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Stemming the Mindlessness Epidemic

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A nutritionist told me the other day that the biggest problem for the millions of overweight Americans was not the "bad" food they were eating. It wasn't the cookies, chips, ice cream and junk food's fault, she said. Rather, the culprit as she explained it was our unconscious behavior and the way it impacts our choices. Importantly, she added that research has shown that this mindlessness is operative in the actions of most individuals at least 80 percent of the time.

So, are all of us who are lining up at the drive by fast food window or loading our shopping carts with sugary and fatty gunk basically in a virtual sleepwalk through life? If so, what is it going to take to wake us up?

This food issue is really the tip of the iceberg and one of the easiest to get a handle on when it comes to the epidemic of mindlessness. We believe it is safer "not to go there," not to ask ourselves the "why" questions. Whether it is food, drugs, sex, gambling or something as seemingly innocuous as keeping the television or music droning on all day to fill up the silent void, these behaviors all exist in our lives for good reasons. Like all living creatures, we are wired to avoid the causes of pain in the same way we know not to put our fingers into a burning fire. Instead most of us put ourselves in a state of numbed distraction, or worse, in a never-ending cascade of mini-dramas and gossip that consume all of our time and energy. And we wonder why we are exhausted all the time, why all of our relationships suck and how we're really not that content with our lives.

This pattern of behavior of "I know I shouldn't do this but I can't help myself" come from programs that usually date back to early childhood. They are often set in place by reactions to trauma that we can't remember or chose to quickly forget for self-preservation right after they happened. These events can be as seemingly unimportant as being yelled at for spilling our milk from the highchair or, at the other end of the spectrum, violent assaults of both physical and/or verbal nature.

What can we truly do to turn this situation around that has been running (and ruining) our lives for years if not decades? The first step is to be honest with ourselves and be courageous and willing to observe and notice those parts of our lives we know to be dysfunctional -- and do so with love and forgiveness and not blame or self-criticism. We also have to be patient and know that the transformation we are seeking may take a long time and a considerable effort. What we will have to go through will require that we become warrior-like in our spirit. It will take courage, strength and fortitude to sustain us because some of the days will be difficult and painful,. But refreshingly, that pain often proves to be not as bad as we might have feared (and that had originally put us into that place of lifelong avoidance). There is light at the end of the tunnel that becomes brighter the further we travel. Our work will be rewarded and the positive growth noticed quickly, as our spirit begins to feel progressively lighter. Each tiny step forward renews our strength and motivation to proceed to the next challenge.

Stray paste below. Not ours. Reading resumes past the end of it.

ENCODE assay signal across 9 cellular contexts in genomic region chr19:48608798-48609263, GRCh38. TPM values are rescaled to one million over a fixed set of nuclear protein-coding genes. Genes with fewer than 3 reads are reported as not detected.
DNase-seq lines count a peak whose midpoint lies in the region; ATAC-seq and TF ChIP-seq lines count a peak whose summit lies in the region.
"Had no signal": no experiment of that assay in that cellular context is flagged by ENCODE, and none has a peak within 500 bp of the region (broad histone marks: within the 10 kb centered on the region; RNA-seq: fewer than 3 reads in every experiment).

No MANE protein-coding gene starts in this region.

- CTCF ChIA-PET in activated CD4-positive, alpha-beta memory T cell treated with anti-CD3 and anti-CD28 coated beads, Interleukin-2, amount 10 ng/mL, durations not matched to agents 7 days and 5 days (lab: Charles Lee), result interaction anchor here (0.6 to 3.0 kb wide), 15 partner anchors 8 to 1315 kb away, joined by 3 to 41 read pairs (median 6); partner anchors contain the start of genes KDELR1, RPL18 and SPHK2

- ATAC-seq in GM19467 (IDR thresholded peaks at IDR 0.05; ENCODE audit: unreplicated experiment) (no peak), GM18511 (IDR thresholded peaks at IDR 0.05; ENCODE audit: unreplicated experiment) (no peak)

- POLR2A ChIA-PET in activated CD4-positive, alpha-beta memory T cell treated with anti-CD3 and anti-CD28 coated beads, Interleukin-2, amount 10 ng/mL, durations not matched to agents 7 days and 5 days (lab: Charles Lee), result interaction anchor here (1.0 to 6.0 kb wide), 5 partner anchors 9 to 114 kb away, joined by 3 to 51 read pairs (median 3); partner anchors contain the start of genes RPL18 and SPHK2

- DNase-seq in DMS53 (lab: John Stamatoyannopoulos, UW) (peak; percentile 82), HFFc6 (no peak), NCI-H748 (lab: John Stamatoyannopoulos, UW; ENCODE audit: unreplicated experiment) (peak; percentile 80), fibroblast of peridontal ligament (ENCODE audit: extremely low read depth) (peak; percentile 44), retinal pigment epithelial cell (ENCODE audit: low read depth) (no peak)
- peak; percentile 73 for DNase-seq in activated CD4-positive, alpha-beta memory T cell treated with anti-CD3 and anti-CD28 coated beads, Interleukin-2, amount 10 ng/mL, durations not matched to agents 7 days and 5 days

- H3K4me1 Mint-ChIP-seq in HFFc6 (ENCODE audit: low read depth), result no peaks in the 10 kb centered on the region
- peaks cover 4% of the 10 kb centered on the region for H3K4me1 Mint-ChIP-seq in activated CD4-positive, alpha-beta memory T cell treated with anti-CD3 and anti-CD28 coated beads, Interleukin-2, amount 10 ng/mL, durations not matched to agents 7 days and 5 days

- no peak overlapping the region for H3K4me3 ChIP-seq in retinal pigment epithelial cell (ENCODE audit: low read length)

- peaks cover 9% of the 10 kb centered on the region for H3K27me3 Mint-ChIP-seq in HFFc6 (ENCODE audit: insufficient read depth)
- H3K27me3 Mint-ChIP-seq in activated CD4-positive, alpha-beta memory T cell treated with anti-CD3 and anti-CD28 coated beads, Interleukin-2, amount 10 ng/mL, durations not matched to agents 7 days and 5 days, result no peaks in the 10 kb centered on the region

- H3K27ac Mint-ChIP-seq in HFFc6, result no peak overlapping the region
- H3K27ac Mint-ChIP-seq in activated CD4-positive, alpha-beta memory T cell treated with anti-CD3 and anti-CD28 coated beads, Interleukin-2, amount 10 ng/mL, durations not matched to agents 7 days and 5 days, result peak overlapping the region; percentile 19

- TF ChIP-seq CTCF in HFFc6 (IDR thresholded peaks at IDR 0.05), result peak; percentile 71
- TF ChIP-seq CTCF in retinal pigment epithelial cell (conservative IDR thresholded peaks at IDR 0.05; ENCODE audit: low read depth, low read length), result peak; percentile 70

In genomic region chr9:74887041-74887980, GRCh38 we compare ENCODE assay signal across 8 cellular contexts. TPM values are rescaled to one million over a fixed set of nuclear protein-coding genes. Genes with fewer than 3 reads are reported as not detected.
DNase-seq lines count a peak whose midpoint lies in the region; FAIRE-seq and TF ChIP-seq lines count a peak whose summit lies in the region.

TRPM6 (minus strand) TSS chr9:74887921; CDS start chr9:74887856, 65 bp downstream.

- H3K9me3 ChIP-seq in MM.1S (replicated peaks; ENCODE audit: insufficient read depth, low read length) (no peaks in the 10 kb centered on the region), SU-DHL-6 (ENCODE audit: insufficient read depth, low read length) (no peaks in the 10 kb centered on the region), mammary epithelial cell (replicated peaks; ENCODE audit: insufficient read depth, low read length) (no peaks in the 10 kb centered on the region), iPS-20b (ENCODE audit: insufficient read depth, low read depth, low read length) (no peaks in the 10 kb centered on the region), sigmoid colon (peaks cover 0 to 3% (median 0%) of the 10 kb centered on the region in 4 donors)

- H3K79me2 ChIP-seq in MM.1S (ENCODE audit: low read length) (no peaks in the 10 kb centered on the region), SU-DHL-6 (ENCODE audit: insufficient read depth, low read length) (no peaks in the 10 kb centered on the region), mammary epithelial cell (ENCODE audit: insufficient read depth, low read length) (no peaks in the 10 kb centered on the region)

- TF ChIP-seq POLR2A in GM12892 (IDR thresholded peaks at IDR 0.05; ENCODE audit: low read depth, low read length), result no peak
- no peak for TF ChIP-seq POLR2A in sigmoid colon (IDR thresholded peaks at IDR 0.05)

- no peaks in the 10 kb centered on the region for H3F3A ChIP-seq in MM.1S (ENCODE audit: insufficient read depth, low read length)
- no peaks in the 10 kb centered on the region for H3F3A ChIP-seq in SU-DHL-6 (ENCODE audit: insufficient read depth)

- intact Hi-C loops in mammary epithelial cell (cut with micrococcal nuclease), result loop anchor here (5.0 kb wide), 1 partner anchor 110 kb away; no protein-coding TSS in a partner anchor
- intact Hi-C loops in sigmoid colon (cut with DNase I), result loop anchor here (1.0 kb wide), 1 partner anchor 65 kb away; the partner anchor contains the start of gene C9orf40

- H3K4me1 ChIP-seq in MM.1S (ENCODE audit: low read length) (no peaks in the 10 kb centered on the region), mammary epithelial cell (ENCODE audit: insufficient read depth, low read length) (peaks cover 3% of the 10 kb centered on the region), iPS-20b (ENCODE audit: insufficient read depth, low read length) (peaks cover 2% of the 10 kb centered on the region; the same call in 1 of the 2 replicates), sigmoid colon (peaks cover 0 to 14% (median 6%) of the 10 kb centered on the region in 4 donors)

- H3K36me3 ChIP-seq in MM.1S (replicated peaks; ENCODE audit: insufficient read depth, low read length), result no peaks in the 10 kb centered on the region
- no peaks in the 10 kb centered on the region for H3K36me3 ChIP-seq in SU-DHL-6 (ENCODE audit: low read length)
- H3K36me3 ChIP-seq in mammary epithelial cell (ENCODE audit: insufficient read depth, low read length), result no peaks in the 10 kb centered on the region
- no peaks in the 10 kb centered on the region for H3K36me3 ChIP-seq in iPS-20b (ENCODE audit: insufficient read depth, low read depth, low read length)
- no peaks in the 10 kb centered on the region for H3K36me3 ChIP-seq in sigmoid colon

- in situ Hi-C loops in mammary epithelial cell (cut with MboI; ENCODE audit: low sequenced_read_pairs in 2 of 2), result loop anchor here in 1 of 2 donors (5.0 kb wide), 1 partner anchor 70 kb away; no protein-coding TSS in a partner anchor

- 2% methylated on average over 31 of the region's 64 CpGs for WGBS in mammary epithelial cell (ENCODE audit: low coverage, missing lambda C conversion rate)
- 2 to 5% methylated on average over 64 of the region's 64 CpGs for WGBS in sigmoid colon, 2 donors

Perhaps the most serious adversary at this point in the dialogue is "Yes, I Know, But." Our minds have done a fabulous job so far at preserving the status quo, so why expect it to behave otherwise. We will find all sorts of ways to deflect and avoid. "Oh, I know what you mean. I'm already doing that. It's great. (Now shut up and leave me alone!)" Or, "Thank you very much, but bugger off and don't waste your breath."

But if the conversation gets beyond the filters, we might say, "Yes, I'd like to live more mindfully, but truth be told, nothing seems to work. It's too overwhelming. I'm not even sure if I'm capable. And I don't know where or how to get started."

Being able to say that from our heart is actually the mandatory first step. It sets an intention with powerful implications. Things begin to unfold with surprisingly little forceful effort. We become open to receiving help and guidance and reawaken the intuitive trust to help us make the right choices. Little coincidental experiences begin to happen to you in greater frequency. You may start noticing simple details around you that you had remarkably failed to notice before. Things that you feared are suddenly not such the big monsters they once were. Interactions with people become easier and we become more attuned to the resource of loving energy we have to share with another. A momentary interaction with a stranger and a smile exchanged suddenly has meaning and purpose.

The challenge still remains -- how do we get started? How do we stop the babble and get into action?

This exercise may sound ridiculous at first because it is so simple. Over twenty years ago, a friend gave me an audiotape of a lecture by a psychologist named Robert Lorenz. He addressed this issue of getting off the dime and starting the process of living more consciously and with a greater sense of purpose and fulfillment. He knew it needed to be a no-brainer, something that everyone could easily do, a process that would speak for itself. From the way he described it on the tape, it was an experience that needed little explanation, nor did he dictate any kind of expectation of the results. His four-word recommendation was this: Clean out your closet.

Try it. Do it with mindfulness -- not as a boring piece of housework but as a loving act towards yourself. You may discover that more than your closet will become uncluttered. Just notice how you feel during and afterwards. And get ready for what's to come.

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